I wrote about the potential for a market correction back at the beginning of the year. At that time, the market timing signals laid out by Ben Stein were heavily weighted towards “do not buy additional stocks.” Note that this didn’t say to sell stocks, only that purchasing additional ones at the inflated prices of Jan 2020 was unwise. In this case, it appears the market timing had some validity.

So now that the market has fallen 30%+, I’m interested in potentially changing my current investment allocation, and purchasing more stock now that it has fallen, and reduce my new investments in bonds. Again, the idea is not to sell your current investments, but to guide you on what to purchase going forward. So what do the tea leaves of market timing say?

If you remember there were four categories of the timing:

  1. Price (Current price of S&P500 vs 15 year trend): For March 17th the S&P500 was at 2,529 vs. a 15-year average of 2,030. The signal is that stocks are still too high, so NO  to new stock investments
  2. P/E Ratio (Current S&P 500 P/E ratio vs 15-year trend): For March 17th, the assumed P&E was 19.03 vs. a 15-year average of 23.4. Since the current P/E is lower, this signal says Yes to new stock purchases
  3. Dividend yield of S&P500 vs 15-year average: For Feb 2019, the dividend yield was 1.97% vs. a 15-year average of 2.05%, so this signal says No to new stock investments
  4. Earnings of S&P500 vs. AAA corporate bond (stock earnings “yield” vs. yield of AAA bonds): For March 17th, the P/E ratio is 19.03, or the equivalent of a 5.25% yield (1/19.03) vs. a current AAA bond yield of 2.94% – thus the stocks are providing a better earnings yield than AAA corporate bonds. This signal says Yes to new stock purchases.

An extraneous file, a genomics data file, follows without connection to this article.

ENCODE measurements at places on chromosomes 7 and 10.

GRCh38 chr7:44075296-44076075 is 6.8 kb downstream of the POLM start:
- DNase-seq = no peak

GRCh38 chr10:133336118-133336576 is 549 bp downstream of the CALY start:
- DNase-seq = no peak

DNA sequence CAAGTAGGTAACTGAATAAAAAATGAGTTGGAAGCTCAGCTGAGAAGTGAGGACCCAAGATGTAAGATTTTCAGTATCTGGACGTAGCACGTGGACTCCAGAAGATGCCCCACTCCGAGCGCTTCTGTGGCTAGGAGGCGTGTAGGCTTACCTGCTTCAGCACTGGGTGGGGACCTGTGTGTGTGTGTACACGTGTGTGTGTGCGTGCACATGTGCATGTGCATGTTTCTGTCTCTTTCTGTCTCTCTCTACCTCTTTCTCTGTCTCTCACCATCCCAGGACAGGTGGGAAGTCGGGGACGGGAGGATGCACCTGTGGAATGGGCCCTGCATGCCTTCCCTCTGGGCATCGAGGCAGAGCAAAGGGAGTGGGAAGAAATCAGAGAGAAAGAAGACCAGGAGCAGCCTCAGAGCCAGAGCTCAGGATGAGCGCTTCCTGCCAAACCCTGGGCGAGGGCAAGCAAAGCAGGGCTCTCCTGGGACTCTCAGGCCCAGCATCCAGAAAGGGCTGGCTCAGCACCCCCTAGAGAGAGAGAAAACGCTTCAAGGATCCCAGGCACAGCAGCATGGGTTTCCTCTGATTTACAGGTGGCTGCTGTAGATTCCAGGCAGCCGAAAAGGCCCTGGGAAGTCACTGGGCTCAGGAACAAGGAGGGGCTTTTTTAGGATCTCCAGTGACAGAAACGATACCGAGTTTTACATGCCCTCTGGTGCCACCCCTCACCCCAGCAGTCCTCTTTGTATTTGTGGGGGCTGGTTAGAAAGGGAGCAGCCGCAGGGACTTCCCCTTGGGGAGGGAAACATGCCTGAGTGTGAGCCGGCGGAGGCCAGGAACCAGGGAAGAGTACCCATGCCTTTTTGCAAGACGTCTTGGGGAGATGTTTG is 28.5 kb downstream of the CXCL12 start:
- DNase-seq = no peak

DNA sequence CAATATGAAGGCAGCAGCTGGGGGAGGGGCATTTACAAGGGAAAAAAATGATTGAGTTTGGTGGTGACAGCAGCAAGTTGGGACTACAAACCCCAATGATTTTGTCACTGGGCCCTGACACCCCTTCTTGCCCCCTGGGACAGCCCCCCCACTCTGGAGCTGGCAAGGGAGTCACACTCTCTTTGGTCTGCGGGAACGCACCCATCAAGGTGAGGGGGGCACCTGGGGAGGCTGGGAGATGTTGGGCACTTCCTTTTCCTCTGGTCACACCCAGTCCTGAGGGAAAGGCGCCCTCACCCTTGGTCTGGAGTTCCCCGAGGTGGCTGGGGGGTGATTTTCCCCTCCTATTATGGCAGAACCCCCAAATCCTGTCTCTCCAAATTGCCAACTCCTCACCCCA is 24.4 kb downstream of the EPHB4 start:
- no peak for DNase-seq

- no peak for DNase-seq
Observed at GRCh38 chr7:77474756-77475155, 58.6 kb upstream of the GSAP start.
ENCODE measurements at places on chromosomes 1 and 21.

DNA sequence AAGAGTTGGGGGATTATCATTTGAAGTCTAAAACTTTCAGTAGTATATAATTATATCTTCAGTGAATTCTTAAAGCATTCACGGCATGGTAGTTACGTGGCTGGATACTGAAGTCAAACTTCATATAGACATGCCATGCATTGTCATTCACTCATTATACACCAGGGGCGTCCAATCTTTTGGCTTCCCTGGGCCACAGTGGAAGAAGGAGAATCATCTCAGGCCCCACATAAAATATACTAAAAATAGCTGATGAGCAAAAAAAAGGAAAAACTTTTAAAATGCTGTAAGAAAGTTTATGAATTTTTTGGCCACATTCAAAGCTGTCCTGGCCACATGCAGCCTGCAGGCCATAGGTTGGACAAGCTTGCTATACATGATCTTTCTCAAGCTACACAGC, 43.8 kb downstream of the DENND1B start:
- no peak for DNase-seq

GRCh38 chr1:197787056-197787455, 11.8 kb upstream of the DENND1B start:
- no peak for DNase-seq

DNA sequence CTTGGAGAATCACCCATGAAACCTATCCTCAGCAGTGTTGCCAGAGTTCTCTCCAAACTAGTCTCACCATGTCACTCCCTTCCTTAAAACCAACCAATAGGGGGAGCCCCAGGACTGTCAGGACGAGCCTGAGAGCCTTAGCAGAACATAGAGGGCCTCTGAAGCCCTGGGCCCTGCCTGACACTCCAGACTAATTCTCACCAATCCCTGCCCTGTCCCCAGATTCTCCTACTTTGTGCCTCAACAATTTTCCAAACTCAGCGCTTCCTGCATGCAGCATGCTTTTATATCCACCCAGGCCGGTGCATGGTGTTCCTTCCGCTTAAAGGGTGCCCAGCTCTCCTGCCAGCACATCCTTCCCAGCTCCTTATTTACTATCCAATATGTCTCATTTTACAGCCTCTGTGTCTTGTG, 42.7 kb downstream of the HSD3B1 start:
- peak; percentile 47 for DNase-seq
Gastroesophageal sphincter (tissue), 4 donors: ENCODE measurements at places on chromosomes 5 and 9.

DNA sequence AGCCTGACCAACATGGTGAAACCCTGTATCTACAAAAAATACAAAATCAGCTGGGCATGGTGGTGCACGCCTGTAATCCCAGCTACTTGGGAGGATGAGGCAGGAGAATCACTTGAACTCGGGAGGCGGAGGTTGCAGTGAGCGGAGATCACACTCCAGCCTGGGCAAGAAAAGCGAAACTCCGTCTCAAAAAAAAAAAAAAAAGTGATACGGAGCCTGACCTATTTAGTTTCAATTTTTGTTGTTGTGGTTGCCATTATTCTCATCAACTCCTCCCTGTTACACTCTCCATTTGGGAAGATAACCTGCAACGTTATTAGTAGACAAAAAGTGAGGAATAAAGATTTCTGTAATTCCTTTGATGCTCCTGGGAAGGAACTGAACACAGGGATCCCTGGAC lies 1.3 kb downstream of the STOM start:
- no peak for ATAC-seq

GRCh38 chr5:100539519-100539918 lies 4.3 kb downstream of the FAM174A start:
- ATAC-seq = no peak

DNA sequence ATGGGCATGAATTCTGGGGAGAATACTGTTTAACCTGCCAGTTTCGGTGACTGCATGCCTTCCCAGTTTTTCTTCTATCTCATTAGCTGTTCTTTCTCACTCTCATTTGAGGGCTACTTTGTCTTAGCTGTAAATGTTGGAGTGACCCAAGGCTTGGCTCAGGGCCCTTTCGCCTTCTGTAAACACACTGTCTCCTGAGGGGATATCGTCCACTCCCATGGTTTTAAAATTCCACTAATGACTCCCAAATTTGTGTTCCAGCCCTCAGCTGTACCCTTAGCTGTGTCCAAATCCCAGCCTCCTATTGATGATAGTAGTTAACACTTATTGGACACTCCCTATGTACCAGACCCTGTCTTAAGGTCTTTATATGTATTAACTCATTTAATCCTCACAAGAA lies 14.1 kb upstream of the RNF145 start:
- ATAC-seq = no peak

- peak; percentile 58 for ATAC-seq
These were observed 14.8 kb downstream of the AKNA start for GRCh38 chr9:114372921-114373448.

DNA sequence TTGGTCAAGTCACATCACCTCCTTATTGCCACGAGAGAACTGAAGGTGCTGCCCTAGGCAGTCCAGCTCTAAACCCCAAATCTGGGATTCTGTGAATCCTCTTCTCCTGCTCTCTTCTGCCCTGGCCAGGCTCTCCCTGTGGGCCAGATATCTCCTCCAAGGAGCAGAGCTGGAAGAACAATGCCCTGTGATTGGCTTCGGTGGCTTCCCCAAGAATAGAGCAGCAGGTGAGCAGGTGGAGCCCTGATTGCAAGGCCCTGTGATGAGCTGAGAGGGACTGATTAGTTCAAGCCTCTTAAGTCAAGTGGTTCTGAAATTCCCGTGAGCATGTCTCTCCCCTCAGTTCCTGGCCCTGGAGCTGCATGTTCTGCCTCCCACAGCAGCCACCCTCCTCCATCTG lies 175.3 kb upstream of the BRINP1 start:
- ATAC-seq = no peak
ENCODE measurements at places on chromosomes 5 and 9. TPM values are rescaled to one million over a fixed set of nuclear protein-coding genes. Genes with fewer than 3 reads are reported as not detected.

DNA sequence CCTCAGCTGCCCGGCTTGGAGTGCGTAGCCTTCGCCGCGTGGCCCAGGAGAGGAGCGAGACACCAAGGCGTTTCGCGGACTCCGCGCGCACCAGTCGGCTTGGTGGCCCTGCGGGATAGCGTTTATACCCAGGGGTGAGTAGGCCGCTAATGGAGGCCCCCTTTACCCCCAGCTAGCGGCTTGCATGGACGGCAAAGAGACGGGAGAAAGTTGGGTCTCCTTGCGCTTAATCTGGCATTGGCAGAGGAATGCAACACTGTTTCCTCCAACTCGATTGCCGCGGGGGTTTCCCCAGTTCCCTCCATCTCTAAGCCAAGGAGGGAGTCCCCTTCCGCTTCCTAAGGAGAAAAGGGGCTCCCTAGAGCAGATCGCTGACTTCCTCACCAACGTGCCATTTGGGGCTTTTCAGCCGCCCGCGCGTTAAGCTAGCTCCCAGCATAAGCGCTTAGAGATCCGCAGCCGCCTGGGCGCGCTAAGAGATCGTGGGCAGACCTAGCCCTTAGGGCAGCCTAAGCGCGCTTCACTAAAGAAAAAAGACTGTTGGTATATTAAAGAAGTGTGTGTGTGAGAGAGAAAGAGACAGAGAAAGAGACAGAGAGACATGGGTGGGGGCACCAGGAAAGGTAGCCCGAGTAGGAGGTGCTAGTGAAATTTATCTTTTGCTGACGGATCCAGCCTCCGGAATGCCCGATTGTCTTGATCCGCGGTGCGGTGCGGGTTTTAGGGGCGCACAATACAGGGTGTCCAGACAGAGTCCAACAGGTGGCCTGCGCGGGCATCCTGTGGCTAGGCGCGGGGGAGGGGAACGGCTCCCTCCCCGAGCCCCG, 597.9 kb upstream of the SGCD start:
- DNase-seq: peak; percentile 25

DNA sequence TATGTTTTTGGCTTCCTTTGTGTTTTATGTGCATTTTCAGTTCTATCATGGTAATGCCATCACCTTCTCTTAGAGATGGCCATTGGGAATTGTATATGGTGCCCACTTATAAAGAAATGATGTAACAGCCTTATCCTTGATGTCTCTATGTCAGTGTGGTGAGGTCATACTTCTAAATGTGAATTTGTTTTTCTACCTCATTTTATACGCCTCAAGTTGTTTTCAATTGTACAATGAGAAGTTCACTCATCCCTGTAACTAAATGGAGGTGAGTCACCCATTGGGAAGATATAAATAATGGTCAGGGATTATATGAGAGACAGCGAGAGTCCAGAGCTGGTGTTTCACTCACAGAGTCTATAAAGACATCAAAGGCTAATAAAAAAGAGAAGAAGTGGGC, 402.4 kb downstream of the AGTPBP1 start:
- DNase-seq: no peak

So we are 50/50 on the potential for new stock purchases. It appears the signal is saying that stocks still may be overpriced, even after a 30%+ sell off.

So what to do? I was originally thinking of changing my new investment allocations and going for a 100% stock purchases for new 401K and brokerage account purchases. Now that I’ve run the numbers, I think I’ll stick with my current allocation, and just go with that.

Also, if you remember, I changed my income account from a 25% stock, 25% REIT and 50% bond allocation to a 50% stock/50% REIT allocation – just in time to get hit with this massive sell off. This decision was a completely emotional decision, not based on a lot of analysis. So I’m not very confident in my ability to make decisions without firm analysis and numbers – my emotions seem to be 100% off.

So I’ll keep my current investment allocations (30% bonds, 17.5% REITs, 52.5% stocks in S&P500, small cap and foreign). I believe the market will recover one we get this Corona/Wuhan Flu out of our system.

Retirement Manifesto: Benefits of a Bear Market

Hopefully you are all weathering the storm alright!